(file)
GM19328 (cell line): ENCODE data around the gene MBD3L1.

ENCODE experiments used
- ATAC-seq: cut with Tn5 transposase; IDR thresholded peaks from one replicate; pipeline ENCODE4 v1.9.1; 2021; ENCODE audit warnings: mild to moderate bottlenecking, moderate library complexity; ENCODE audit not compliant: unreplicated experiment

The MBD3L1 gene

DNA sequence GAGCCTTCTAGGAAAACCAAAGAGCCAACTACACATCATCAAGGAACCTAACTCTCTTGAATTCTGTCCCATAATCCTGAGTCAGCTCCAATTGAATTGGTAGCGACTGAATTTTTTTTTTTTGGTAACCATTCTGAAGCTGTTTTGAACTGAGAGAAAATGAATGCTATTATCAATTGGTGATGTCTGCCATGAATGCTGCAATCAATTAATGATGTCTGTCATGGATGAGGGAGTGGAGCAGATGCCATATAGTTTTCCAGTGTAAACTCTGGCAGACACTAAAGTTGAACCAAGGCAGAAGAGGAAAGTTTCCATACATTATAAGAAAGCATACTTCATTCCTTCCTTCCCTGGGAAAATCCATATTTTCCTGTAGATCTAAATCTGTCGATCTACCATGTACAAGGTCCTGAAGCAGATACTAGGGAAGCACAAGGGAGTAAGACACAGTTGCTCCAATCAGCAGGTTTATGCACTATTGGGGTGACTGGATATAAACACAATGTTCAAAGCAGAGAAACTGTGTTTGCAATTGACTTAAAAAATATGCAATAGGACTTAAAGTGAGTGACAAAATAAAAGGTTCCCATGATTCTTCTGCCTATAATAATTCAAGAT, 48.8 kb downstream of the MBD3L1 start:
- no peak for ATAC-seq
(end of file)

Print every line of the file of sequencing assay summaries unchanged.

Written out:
GM19328 (cell line): ENCODE data around the gene MBD3L1.

ENCODE experiments used
- ATAC-seq: cut with Tn5 transposase; IDR thresholded peaks from one replicate; pipeline ENCODE4 v1.9.1; 2021; ENCODE audit warnings: mild to moderate bottlenecking, moderate library complexity; ENCODE audit not compliant: unreplicated experiment

The MBD3L1 gene

DNA sequence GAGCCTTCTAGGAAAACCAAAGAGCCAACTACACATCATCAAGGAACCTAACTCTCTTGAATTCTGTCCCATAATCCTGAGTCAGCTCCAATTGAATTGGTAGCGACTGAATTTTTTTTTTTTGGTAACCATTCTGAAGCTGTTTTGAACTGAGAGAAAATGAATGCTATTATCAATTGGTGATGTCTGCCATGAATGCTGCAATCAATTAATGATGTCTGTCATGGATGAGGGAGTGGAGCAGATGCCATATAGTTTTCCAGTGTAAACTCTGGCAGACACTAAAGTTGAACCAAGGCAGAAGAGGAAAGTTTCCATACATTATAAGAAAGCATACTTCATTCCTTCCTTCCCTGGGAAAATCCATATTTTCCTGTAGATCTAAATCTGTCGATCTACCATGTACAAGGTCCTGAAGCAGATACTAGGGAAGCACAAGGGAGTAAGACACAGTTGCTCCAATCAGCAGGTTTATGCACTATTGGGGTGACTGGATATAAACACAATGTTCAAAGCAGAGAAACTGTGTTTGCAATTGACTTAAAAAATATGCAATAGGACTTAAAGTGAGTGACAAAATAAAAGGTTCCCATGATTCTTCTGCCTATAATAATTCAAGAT, 48.8 kb downstream of the MBD3L1 start:
- no peak for ATAC-seq